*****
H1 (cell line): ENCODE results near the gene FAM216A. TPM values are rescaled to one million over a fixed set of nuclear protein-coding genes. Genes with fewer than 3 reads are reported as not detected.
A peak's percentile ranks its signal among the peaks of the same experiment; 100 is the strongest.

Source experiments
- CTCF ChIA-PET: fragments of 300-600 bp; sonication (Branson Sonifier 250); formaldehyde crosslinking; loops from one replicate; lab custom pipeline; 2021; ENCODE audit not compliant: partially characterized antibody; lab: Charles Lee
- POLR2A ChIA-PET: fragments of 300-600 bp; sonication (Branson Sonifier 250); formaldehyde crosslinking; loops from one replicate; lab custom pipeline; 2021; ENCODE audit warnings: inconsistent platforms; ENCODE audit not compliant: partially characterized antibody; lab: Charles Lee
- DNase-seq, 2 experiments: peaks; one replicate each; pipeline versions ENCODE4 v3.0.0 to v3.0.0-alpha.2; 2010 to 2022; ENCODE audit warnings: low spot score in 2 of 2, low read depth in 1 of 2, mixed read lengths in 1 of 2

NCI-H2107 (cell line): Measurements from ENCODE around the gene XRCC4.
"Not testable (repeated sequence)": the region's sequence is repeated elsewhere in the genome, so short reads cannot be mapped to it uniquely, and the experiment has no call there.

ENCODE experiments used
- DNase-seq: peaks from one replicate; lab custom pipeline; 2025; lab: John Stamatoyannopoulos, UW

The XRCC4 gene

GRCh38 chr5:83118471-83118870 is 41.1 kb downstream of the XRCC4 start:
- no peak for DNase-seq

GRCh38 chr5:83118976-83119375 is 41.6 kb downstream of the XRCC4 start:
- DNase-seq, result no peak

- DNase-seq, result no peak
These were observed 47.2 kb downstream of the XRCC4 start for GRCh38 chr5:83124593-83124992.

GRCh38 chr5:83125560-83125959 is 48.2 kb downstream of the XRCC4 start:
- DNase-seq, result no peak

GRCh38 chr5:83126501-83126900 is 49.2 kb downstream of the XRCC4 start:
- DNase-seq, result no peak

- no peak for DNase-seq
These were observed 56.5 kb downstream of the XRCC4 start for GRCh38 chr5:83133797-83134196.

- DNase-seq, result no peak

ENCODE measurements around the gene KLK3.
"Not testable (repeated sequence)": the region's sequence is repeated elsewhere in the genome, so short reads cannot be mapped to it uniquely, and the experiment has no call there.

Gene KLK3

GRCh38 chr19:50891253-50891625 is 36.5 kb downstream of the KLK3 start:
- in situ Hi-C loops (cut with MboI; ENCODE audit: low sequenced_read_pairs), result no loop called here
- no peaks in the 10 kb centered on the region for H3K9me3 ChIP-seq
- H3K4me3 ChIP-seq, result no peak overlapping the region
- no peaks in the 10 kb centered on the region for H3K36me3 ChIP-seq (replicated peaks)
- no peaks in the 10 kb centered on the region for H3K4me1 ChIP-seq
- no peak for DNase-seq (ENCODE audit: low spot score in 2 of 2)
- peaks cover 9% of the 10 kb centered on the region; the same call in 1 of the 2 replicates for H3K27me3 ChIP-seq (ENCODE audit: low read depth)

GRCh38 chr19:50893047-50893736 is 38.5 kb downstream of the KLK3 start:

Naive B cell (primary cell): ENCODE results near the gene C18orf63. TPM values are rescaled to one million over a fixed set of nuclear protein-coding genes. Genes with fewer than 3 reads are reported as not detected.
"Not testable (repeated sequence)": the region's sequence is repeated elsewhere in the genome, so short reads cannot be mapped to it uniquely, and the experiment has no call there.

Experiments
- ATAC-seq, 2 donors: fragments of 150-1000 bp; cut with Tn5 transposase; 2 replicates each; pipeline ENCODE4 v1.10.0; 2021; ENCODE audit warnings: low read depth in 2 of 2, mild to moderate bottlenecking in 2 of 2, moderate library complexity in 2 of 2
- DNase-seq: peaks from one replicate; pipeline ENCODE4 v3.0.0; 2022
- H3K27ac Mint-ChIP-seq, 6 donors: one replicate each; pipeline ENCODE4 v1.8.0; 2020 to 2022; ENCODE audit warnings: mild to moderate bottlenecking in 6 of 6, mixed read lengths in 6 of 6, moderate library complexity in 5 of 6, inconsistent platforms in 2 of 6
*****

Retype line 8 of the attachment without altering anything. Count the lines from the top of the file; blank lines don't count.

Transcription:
"Not testable (repeated sequence)": the region's sequence is repeated elsewhere in the genome, so short reads cannot be mapped to it uniquely, and the experiment has no call there.